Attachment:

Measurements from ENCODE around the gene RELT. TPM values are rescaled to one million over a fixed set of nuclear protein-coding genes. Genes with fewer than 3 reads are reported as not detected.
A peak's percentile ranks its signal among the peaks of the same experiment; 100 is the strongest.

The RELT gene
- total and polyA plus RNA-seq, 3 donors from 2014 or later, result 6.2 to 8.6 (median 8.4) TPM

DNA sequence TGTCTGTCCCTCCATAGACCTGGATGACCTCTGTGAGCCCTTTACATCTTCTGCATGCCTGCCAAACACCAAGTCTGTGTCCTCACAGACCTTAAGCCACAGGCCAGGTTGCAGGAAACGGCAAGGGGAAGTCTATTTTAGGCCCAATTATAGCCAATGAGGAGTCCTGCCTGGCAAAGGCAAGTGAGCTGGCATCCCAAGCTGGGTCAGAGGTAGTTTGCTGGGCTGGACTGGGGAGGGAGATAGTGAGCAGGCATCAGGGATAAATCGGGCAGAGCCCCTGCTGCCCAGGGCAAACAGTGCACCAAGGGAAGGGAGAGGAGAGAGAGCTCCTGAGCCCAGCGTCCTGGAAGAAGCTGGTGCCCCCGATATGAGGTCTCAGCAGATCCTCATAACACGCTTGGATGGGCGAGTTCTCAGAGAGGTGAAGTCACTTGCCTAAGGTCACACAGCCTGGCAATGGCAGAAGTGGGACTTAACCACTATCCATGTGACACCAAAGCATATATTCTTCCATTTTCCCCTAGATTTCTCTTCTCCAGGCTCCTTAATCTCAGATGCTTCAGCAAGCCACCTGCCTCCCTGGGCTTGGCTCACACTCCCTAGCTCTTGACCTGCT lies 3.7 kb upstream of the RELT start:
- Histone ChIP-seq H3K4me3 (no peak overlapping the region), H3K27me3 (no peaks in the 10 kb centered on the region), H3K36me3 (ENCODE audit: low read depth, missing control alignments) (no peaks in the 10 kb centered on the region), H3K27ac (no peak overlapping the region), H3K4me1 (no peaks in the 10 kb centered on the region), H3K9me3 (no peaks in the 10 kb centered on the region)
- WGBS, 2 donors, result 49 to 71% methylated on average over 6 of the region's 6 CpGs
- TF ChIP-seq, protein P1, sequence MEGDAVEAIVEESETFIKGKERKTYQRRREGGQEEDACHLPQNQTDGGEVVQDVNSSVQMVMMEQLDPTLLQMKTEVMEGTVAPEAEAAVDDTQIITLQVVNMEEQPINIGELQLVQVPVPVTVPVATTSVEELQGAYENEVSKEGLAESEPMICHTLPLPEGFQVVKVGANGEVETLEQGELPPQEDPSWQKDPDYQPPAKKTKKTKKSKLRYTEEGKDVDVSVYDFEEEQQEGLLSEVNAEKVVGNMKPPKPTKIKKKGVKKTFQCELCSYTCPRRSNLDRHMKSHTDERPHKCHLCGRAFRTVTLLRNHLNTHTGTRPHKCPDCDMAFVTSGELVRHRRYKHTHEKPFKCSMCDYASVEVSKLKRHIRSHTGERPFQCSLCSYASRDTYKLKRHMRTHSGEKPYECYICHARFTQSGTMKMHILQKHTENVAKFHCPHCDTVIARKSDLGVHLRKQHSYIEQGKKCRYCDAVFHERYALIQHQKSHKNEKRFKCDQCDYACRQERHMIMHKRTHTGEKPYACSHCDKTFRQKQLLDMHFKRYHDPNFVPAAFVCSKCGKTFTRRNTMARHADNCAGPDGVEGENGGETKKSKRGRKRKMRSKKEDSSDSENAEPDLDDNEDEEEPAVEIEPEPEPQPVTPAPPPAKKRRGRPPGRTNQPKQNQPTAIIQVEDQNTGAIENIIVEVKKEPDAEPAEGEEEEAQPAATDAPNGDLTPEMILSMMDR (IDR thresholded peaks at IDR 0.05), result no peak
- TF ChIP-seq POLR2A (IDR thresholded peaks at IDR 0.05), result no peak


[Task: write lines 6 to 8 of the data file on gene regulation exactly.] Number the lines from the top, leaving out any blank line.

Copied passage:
- Histone ChIP-seq H3K4me3 (no peak overlapping the region), H3K27me3 (no peaks in the 10 kb centered on the region), H3K36me3 (ENCODE audit: low read depth, missing control alignments) (no peaks in the 10 kb centered on the region), H3K27ac (no peak overlapping the region), H3K4me1 (no peaks in the 10 kb centered on the region), H3K9me3 (no peaks in the 10 kb centered on the region)
- WGBS, 2 donors, result 49 to 71% methylated on average over 6 of the region's 6 CpGs
- TF ChIP-seq, protein P1, sequence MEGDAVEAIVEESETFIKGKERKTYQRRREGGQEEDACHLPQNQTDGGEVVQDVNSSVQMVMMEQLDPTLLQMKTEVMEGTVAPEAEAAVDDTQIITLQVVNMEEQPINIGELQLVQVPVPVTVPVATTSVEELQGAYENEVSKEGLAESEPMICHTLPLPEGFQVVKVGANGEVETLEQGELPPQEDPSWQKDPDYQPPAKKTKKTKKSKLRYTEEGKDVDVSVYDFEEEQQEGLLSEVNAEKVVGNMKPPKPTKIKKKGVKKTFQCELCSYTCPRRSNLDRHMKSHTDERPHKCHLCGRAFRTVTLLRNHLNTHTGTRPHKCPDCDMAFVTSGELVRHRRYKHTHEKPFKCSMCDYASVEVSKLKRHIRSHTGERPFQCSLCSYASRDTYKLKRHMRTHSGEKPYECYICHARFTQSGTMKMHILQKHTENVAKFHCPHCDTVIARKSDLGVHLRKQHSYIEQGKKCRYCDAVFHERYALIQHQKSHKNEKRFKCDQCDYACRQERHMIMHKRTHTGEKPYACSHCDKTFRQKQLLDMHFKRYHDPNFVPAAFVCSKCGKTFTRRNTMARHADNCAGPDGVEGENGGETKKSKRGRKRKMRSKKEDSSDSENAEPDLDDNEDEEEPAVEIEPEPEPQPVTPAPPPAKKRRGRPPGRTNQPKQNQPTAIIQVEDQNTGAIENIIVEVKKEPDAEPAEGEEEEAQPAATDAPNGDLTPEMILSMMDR (IDR thresholded peaks at IDR 0.05), result no peak